Ghana Statistical Service (GSS) has called on the government to be keen on ensuring food and nutrition security in the rural areas of the country.
According to GSS, food insecurity in Ghana stands at 11.7 per cent, implying 3.6 million people are food insecure.
Out of the 3.6 million, 78 per cent, implying 2.8 million people are located in rural areas and 22 per cent (0.8 million) in the urban areas.
Dr Peter Takyi Peprah, Head of Survey, GSS, indicated that food insecurity on regional basis in the country “is truly a national challenge”, and there was the need for interventions.
He was giving a presentation on the Comprehensive Food Security and Vulnerability Analysis (CFSVA) for Ghana, here on Wednesday.
The meeting brought together staff of GSS, nutritionists and officers from the Ministry of Food and Agriculture (MOFA) in the Districts in the middle belt.
Ghana government through MOFA and GSS in collaboration with the United Nations World Food Programme (WFP) and Food and Agriculture Organisation(FAO) conducted a nationwide Comprehensive Food Security and Vulnerability Analysis(CFSVA) for Ghana, in 2020.
CFSVA, a situational analysis on the food security situation in Ghana across all the 261 administrative districts, provides a comprehensive and detailed analysis of who the food insecure and vulnerable people are in the country, where they live, how many they are, why they are food insecure/vulnerable and what can be done to save their lives and livelihoods among others.
The analysis were done using indicators and a classification typically adopted by the WFP in their own assessment.
Food security has been described as a situation in which “all people, at all times, have physical and economic access to sufficient, safe and nutritious food to meet their dietary needs and food preferences for an active and healthy life”.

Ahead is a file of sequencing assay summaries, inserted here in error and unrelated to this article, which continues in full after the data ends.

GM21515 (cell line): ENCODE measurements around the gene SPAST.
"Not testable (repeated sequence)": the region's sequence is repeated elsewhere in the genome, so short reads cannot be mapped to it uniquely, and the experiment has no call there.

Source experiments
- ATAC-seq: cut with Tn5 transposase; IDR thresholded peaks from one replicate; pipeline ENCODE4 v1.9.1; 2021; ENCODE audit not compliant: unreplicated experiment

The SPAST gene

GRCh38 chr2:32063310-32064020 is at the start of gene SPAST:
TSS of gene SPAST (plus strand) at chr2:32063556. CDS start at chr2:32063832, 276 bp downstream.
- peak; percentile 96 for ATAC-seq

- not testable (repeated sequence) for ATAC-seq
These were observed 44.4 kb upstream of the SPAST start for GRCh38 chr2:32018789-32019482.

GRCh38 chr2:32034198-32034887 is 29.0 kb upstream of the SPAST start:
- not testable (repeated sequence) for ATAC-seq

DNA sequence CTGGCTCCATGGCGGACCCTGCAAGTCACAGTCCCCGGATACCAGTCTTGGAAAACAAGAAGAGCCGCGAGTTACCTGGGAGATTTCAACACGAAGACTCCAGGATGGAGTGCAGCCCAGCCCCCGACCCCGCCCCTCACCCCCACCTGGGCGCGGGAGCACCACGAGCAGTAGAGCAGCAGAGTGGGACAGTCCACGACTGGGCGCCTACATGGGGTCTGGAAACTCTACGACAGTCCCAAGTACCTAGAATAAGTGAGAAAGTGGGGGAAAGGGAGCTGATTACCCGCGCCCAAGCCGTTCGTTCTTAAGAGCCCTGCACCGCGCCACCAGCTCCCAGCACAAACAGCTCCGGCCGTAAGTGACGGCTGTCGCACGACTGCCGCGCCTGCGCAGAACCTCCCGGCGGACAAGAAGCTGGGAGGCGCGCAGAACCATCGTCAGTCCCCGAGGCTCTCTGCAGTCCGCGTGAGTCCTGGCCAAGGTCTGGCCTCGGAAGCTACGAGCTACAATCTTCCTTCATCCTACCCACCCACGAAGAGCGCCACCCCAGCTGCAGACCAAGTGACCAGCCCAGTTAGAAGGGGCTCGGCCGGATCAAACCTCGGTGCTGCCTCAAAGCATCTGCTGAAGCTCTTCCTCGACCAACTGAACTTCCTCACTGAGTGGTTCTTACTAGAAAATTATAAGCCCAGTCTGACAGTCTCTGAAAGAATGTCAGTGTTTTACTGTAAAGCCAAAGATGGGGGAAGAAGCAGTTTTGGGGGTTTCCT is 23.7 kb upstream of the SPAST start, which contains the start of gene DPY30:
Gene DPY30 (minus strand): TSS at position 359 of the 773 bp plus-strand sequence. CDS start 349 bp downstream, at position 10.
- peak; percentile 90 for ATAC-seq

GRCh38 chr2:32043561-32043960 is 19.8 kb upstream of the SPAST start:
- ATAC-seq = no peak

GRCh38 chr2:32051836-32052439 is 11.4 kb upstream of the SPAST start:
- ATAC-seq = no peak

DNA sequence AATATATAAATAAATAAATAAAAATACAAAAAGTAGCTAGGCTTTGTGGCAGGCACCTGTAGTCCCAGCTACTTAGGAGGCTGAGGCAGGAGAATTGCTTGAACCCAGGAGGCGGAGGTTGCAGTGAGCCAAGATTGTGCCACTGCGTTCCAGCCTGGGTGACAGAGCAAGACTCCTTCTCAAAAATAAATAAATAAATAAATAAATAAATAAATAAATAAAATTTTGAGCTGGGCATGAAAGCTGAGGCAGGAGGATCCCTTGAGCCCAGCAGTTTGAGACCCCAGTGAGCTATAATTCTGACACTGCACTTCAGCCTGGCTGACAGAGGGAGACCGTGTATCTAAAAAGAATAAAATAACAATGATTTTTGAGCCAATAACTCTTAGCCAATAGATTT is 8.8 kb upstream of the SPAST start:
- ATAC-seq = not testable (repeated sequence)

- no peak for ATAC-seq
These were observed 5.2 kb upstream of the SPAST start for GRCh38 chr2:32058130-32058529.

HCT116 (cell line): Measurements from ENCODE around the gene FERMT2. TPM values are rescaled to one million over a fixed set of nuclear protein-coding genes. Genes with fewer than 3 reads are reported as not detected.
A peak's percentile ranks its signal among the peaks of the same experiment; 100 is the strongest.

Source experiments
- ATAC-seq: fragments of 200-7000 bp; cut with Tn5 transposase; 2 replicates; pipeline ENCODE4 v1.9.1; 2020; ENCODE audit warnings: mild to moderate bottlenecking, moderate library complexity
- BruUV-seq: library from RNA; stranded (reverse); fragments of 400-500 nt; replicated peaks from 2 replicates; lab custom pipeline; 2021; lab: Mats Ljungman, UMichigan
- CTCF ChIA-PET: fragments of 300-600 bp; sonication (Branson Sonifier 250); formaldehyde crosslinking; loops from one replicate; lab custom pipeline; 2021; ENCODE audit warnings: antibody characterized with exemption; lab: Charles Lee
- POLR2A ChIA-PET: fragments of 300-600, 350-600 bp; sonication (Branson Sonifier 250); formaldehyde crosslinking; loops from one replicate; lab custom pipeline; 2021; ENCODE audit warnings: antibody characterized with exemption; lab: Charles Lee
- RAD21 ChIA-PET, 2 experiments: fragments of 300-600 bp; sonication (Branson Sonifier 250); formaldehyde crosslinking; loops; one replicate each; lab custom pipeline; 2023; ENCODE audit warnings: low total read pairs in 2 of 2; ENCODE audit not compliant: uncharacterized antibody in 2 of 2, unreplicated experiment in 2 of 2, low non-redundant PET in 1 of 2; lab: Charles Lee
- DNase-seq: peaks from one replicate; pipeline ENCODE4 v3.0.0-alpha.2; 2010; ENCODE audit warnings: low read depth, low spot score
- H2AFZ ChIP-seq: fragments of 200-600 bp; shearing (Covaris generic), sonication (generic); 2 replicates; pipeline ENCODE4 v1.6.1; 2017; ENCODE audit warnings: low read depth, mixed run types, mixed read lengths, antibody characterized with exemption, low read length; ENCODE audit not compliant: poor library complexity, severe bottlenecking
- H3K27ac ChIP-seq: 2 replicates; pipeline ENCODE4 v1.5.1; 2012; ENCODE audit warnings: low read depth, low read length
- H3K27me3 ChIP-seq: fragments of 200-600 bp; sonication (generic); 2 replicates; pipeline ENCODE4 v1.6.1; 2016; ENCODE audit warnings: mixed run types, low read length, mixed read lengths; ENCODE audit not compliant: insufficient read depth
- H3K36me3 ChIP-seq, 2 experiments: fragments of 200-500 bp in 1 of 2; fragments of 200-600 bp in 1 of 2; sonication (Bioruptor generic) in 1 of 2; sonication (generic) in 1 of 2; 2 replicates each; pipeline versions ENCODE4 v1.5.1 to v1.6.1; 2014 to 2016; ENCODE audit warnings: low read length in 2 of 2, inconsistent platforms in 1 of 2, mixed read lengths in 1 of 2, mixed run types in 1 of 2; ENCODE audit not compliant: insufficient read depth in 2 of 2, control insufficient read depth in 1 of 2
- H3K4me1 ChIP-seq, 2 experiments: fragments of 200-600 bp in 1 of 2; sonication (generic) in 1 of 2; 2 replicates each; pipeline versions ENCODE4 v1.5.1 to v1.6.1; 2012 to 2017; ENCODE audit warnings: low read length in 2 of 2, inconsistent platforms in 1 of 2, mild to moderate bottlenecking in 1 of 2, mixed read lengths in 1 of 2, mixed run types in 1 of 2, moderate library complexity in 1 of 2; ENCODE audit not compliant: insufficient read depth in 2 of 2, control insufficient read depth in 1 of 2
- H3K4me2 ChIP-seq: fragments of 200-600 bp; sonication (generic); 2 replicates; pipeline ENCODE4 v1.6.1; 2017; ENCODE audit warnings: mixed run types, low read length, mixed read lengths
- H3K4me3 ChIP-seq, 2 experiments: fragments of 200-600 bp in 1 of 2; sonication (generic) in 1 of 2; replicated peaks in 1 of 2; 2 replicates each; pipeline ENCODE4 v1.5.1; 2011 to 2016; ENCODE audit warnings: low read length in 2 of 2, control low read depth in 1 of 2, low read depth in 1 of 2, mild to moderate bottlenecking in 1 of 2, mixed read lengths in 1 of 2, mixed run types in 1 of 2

Deputy Country Director of WFP, Anna Mukiibi Bunnya, indicated that the analysis were done to enable the government to investigate explanations of food insecurity outcomes, nationally or regionally as the basis for adapting preventive policy actions that address root causes, including monitoring and ‘early warning systems’, enhancement of food and marketing systems, livelihood promotion and infrastructure development.
Dr Abaka Ansah, Ashanti Regional Director, GSS, mentioned that 50 per cent of the key drivers of inflation in the country was from food.
He said with the national programme of Planting for Food and Jobs, it was not expected that such a percentage of the inflation should come from food, and stressed the need for more food production to feed the nation.
Mr John Nortey, a director at MOFA, urged district agricultural officers and nutritionists to take keen interest in the data provided on food insecurity to enable them interact effectively with the rural folks to live a healthy lifestyle.
He said the results of the CFSVA would serve as a benchmark for tracking progress of Sustainable Development Goal(SDG)2, foster better targeting of food and nutrition security and social and contribute to planning and policy engagement.
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